Buying your first home can be overwhelming. My husband and I bought our first house a couple of months ago at the ripe old ages of 31 and 36, which is on the older end of most first-time home buyers. We waited until we were pretty stable in life and in our finances, and procured a conventional mortgage with no issue. But buying our first home was still a huge educational experience for us.
In a world where I see many of my friends struggling to make their mortgage payment, we set ourselves up with a payment that is less than what we were paying in rent and we are on track to have our mortgage paid off in 15 years or less. We had most of our ducks in a row, and it has made home ownership a blessing instead of a headache.
Save More Money Than You Think You’ll Need
I hear a lot of people talk about saving for a down payment, but you’re going to want more money than your down payment in the bank before you start house shopping. Closing costs can run between 2 and 5% of the purchase price, and you will need to start paying some of those costs early on in the mortgage process.
You also want to think about the potential expenses that come with buying your first home. If the furnace goes out you can’t just call the landlord, so you need to make sure you have a sufficient emergency fund in the bank. Ideally you will be out of debt and have 3-6 months of living expenses in the bank before you buy a house.
What Do They Really Look At To Qualify You For A Mortgage?
A lot of times closing dates are delayed because the mortgage isnt finalized yet. Our mortgage was done less than 3 weeks after we made an offer and literally closed without one hitch. I asked our banker why the process was so seamless when I had heard such horror stories and he said these things helped us:
- We had plenty of money in the bank to not only cover the down payment, but also the closing costs.
- We had very stable employment history.
- We had a good debt to income ratio. If you have tons of debt sitting around the bank is skeptical that you can afford a mortgage payment.
- We were responsive to phone calls and requests for signatures and paperwork. Our banker thanked us profusely that we made it a priority to get things to him as soon as possible, and that we came to his office to sign neccesary documents as soon as possible. He said we wouldnt believe how many people he has to chase around to get paperwork signed.
- We bought a house below the amount we were approved for.
Which leads me to my next point …
Don’t Buy The Maximum House You Are Approved For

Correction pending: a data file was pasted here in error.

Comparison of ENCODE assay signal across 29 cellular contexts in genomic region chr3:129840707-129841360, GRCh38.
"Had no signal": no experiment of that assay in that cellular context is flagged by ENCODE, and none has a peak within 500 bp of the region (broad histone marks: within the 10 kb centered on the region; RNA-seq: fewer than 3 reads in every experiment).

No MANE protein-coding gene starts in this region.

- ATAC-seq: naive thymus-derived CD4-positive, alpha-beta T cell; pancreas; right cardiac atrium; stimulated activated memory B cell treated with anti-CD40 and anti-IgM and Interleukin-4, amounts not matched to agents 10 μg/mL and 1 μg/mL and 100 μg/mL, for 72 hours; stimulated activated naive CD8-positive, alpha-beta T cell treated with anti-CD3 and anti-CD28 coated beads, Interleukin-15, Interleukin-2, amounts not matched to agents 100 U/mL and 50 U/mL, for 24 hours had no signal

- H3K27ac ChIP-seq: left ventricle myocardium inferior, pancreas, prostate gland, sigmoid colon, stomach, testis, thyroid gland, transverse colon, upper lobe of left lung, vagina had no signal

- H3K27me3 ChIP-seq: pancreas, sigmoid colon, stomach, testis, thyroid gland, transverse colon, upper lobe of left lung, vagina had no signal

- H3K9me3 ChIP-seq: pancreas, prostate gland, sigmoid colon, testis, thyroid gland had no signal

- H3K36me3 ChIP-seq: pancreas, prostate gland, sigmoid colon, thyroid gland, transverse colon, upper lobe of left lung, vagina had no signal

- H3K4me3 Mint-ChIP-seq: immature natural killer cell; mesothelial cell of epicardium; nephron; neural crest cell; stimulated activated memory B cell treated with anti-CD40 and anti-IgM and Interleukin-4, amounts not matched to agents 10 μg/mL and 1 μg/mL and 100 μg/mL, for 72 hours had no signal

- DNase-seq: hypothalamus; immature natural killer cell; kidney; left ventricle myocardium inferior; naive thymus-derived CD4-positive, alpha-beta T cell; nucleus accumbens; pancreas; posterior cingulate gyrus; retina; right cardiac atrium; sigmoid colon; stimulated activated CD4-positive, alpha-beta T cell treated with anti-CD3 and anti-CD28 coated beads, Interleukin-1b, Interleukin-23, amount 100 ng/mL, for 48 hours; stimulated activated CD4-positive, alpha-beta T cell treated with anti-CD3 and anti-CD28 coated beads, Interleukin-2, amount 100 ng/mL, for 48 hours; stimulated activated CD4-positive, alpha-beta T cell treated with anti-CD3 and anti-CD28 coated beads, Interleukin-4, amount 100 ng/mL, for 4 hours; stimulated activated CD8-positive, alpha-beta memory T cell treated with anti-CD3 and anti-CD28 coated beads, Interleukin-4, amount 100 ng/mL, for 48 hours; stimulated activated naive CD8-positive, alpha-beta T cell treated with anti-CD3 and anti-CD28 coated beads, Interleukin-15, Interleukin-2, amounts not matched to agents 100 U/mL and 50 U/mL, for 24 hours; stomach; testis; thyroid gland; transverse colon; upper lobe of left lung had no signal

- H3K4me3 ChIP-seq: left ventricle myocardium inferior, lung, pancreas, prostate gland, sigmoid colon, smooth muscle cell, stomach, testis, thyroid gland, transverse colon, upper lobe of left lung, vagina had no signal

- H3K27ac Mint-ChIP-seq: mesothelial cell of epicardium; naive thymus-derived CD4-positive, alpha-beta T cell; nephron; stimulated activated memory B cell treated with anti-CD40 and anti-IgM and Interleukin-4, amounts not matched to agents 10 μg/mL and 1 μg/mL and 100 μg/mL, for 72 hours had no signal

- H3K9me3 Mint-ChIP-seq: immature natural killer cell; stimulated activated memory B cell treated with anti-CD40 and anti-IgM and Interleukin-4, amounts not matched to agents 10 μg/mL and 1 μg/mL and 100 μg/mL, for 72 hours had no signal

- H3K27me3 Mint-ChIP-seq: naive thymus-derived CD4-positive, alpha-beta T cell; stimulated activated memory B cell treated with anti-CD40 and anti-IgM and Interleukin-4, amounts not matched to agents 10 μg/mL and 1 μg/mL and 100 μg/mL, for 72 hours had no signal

Getting pre-approved for a mortgage relieves a lot of stress for both the buyers and sellers, but just because the bank approves you for a certain amount doesn’t mean that is how much house you can afford. I know several people who bought at the top of the amount they were approved for, and they are the same ones struggling to make their mortgage payment or ignoring serious repairs because they can’t afford to make them.
A good rule of thumb, courtesy of Dave Ramsey, is to keep your mortgage payment at 25% of your take home pay on a 15 year mortgage. This leaves you enough breathing room to fund other neccesary components in your budget like retirement, and even house repairs.
Buying Isn’t Cheaper Than Renting
As someone who rented for almost 20 years of my adult life I was often told that I was throwing my money away. Our house payment is indeed less than what we were paying in rent, but if you look at the true cost of home ownership, it’s almost always more expensive than renting.
On top of your mortgage you will also pay taxes and insurance. Our taxes and insurance almost double our mortgage payment, so you want to make sure you have an accurate idea of what these costs will be.
You also need to set aside money every month for house repairs. You will have to put money into your house, there is no two ways about it. Since we moved in we have had a plumbing leak, had to have some outlets rewired, and I am chomping at the bit to replace the flooring in our bathroom. We will eventually need to replace windows, HVAC, and the carpet too. We budget about $200 a month for home repairs, but will increase that amount on months where our income is higher because we have some big expenses coming up.
Set A Realistic Budget And Stick To It
Once you start actually looking at houses it can be easy to get caught up in the excitement. Before you look at any houses sit down and decide what is a realistic purchase price and stick to it. When we were looking the housing market was on fire and houses were selling within hours of being put on the market. It was really tempting to raise our budget to expand the houses we could look at but we didn’t. We stuck to it and sure enough the right house finally came along. This is the biggest purchase you will likely ever make, so don’t reduce it to an impulse buy. You don’t want to end up too house poor to be able to modify the home to suit your needs.
Home ownership has truly been a blessing, but it can be expensive and time consuming. Do your homework before buying your first home to insure that it stays a blessing and doesn’t turn into a huge headache.